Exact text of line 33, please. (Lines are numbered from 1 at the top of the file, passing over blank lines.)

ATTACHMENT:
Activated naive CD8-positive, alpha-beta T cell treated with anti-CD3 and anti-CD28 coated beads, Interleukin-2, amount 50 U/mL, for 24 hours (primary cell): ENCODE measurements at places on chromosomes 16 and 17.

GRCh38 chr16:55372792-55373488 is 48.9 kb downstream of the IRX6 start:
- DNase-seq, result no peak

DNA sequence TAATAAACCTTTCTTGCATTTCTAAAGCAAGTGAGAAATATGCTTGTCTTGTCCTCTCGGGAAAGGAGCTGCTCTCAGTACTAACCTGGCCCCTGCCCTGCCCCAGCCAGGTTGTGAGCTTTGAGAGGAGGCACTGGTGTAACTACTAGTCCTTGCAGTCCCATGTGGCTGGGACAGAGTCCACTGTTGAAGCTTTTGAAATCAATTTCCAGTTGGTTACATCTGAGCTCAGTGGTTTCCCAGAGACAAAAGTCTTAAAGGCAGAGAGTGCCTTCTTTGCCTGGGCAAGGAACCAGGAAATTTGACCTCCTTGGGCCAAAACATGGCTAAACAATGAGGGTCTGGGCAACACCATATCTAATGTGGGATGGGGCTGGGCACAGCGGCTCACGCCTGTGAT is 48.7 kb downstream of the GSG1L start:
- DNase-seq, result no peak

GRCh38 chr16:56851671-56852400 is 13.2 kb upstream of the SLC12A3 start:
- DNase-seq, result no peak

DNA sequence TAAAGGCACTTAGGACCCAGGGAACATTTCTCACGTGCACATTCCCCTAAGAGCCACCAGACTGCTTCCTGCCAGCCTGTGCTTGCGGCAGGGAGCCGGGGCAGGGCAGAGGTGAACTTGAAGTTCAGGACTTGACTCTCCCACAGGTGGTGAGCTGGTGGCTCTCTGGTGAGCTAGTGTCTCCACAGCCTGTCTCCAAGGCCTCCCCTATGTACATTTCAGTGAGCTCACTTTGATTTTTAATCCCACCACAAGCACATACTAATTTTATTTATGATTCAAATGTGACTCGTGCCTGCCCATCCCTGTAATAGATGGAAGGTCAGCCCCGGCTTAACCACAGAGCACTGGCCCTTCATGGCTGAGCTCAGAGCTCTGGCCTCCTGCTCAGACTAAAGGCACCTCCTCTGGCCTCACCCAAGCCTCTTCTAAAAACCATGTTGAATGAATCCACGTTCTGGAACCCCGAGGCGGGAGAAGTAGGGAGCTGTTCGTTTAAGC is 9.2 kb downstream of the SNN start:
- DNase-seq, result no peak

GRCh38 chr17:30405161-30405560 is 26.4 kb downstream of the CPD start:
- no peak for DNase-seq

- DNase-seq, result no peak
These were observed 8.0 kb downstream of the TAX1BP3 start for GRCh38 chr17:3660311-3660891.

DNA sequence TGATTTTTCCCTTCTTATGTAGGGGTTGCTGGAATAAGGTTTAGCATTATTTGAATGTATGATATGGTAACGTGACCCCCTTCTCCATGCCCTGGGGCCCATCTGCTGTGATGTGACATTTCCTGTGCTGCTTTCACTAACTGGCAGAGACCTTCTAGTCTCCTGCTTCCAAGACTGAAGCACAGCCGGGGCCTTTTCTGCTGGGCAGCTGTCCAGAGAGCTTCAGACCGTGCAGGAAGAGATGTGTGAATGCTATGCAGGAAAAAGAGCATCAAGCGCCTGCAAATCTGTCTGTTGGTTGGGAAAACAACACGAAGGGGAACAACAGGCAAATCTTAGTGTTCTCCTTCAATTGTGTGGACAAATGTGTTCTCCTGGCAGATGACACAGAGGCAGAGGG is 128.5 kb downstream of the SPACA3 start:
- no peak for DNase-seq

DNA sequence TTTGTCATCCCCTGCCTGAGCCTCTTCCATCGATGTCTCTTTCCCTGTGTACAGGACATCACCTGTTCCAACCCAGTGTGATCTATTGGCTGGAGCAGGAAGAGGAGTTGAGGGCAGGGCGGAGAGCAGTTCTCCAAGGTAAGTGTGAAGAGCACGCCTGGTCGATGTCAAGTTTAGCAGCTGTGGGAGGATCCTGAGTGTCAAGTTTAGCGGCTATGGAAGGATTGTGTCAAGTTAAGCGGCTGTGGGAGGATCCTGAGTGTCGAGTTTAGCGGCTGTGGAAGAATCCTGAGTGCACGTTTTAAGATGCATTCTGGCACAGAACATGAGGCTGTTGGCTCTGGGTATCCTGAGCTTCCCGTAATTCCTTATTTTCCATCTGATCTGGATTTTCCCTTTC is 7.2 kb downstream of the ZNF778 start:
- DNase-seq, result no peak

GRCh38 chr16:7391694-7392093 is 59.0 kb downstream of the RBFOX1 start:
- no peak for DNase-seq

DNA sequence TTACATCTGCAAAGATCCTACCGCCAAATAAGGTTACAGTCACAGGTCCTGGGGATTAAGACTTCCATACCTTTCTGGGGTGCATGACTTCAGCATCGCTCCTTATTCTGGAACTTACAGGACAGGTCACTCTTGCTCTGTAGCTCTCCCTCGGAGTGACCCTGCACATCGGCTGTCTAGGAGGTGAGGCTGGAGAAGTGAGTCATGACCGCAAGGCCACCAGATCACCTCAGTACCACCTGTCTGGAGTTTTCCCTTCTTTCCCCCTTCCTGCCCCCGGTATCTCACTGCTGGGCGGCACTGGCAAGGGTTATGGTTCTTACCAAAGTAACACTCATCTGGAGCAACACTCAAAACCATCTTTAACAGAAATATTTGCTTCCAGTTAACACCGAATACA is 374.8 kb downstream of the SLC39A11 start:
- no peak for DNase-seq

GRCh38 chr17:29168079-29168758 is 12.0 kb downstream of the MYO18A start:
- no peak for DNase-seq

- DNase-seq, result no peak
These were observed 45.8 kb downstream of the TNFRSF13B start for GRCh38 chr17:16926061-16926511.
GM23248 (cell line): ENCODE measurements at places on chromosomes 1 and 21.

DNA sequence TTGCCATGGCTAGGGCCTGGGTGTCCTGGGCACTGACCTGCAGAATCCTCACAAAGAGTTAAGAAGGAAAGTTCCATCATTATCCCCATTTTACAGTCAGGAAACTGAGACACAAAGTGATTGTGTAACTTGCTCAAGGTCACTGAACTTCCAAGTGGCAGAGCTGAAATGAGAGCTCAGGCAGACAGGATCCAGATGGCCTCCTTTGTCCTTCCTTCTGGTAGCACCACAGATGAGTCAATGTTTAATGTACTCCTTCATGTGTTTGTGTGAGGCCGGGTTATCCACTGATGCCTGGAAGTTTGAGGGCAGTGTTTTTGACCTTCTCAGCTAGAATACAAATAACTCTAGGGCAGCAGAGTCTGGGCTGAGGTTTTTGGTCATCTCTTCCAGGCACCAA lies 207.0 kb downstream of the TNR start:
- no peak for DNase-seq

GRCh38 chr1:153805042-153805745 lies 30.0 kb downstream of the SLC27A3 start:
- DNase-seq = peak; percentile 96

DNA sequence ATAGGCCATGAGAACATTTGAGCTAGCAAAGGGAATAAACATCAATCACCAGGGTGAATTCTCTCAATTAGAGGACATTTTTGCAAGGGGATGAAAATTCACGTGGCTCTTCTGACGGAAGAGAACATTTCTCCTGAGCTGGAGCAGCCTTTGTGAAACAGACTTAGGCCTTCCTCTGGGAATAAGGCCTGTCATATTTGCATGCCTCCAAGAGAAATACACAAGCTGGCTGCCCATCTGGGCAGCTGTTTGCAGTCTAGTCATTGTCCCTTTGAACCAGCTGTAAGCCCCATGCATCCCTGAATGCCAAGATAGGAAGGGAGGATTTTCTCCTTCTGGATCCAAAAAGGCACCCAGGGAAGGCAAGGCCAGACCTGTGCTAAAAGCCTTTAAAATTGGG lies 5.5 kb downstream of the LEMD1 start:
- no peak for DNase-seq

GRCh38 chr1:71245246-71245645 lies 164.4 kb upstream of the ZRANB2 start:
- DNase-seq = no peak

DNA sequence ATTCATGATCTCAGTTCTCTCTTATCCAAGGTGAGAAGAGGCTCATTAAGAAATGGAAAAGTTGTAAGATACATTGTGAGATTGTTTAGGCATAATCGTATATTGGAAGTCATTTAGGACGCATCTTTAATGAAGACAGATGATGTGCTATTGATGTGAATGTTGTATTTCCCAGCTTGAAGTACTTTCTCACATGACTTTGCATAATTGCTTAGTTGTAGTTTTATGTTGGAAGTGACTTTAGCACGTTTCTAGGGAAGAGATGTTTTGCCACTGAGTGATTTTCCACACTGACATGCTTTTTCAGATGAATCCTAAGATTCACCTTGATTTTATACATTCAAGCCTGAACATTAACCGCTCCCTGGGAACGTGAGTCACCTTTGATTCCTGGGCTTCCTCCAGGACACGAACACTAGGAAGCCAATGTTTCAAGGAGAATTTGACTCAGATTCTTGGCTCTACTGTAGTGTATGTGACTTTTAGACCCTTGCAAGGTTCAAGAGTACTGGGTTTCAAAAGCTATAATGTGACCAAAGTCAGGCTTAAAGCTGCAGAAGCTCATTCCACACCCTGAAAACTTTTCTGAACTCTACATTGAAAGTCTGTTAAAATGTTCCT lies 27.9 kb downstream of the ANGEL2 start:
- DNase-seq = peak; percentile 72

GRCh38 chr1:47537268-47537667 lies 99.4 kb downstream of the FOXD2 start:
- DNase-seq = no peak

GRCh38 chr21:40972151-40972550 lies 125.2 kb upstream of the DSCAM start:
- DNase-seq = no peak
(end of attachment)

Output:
GRCh38 chr1:71245246-71245645 lies 164.4 kb upstream of the ZRANB2 start: